CCA earns national recognition from Magnet Schools of America

CCA earns national recognition from Magnet Schools of America

May 8th, 2013 by Kevin Hardy in Local Regional News

Members of CCA's cast for "Tarzan" rehearse. The Center for Creative Arts was named the top magnet school in the country on Tuesday.

Photo by Staff File Photo/Times Free Press.

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OTHER WINNERS

Battle Academy was also recognized this year by the magnet group with its naming as a Magnet School of Excellence alongside CCA. The Chattanooga School for the Liberal Arts and Normal Park Museum Magnet School were named Magnet Schools of Distinction this year. Normal Park has previously won the top award in the elementary division.

CCA is a different breed of high school, where kids play guitars on the front steps and tap-dance in the hallways. And school leaders are getting their biggest validation yet that a school can emphasize the arts heavily and still perform masterfully in academics.

Chattanooga High Center for Creative Arts won the Top Secondary School Award from Magnet Schools of America at its national convention Tuesday in Tulsa, Okla. The magnet group includes more than 4,000 magnet or theme-based schools from across the country. The group dispatched a team to visit CCA in its vetting for the award, which takes into account student achievement, parent engagement, student diversity and school uniqueness.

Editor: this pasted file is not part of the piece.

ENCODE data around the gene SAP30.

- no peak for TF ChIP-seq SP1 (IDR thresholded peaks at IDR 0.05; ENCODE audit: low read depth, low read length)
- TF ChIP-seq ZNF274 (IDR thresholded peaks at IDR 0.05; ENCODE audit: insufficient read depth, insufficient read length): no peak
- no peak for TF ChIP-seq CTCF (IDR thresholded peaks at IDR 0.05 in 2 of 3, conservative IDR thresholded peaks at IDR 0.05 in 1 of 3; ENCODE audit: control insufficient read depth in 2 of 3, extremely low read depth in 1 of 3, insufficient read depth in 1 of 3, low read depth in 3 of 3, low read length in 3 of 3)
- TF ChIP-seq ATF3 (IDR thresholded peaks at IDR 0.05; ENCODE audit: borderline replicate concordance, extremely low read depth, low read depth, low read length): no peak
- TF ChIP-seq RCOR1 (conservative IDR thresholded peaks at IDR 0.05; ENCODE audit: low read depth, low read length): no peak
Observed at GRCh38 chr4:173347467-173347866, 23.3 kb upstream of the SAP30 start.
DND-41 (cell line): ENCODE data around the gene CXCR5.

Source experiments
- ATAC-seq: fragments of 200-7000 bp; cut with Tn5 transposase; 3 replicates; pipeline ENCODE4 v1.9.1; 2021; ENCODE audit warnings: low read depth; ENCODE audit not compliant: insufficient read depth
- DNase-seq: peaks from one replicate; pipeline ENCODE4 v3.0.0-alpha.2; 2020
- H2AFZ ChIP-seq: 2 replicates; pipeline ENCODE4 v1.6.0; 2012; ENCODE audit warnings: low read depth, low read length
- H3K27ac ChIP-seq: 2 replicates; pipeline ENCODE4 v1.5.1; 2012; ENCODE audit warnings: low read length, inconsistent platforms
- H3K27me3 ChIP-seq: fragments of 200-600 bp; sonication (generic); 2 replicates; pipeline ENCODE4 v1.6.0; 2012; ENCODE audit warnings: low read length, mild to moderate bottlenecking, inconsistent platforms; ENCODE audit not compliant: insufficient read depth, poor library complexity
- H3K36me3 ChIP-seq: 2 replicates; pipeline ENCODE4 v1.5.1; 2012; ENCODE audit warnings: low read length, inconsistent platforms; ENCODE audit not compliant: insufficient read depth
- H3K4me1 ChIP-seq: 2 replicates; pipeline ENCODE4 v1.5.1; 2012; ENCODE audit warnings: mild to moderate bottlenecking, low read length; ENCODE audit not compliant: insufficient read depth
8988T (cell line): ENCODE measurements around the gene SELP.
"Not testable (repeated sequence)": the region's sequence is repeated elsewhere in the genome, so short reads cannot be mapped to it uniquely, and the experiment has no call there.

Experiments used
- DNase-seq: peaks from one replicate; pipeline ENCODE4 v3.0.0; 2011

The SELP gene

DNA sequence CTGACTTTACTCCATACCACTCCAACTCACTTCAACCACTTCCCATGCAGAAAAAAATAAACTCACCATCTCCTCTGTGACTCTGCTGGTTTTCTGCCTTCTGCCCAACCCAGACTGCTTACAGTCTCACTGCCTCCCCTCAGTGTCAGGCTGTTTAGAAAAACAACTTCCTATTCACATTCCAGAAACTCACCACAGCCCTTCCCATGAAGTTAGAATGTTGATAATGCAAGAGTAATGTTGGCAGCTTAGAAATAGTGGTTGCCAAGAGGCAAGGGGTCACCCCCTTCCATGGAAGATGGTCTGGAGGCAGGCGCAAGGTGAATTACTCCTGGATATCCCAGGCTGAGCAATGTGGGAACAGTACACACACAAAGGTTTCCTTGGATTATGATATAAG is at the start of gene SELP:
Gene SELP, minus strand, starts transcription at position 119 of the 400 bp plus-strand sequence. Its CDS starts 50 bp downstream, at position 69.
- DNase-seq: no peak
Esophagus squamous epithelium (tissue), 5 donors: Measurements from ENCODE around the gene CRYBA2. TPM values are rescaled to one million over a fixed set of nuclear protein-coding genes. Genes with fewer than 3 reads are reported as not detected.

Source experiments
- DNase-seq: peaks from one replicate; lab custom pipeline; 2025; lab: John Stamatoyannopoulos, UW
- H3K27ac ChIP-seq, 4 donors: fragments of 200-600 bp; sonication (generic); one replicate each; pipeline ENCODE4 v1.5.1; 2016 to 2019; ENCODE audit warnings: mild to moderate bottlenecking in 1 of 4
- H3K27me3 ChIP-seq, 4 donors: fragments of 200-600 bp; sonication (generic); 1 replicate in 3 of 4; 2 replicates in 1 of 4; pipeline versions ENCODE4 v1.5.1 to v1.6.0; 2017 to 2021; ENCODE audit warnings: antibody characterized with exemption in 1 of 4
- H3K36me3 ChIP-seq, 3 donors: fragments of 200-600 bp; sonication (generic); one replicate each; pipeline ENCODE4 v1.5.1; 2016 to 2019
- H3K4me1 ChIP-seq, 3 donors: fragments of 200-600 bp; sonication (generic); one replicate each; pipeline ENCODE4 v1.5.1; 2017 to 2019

"My teachers are fabulous," Principal Debbie Smith said. "They're behind this. They're the ones that have done it."

CCA this year was one of six schools in Hamilton County to be recognized for performing in the top 5 percent of schools on Tennessee standardized exams.

Smith said the award from the national magnet group offers further validation of the school's success.

"I'm just thrilled to death," Smith said. "It's a great honor for Chattanooga and Hamilton County."

Teachers say the grades six-through-12 school in North Chattanooga has gained a solid reputation for the arts. But it has also built a family atmosphere full of passionate students and teachers who choose to be there.

Darlene Johnston, who teaches government, economics and personal finance, says the school's "perfect blend" of arts and academics makes a special place for students.

"They're happy and engaged," she said. "And those arts are integrated into the academic classrooms. It's just a really happy place to be."

Word of the national recognition spread fast back to Chattanooga on Tuesday. A text message to the assistant principal. An announcement to students. And an automated call to parents. In her excitement, Smith took a moment to pen an email to teachers. In the subject line: "You did it."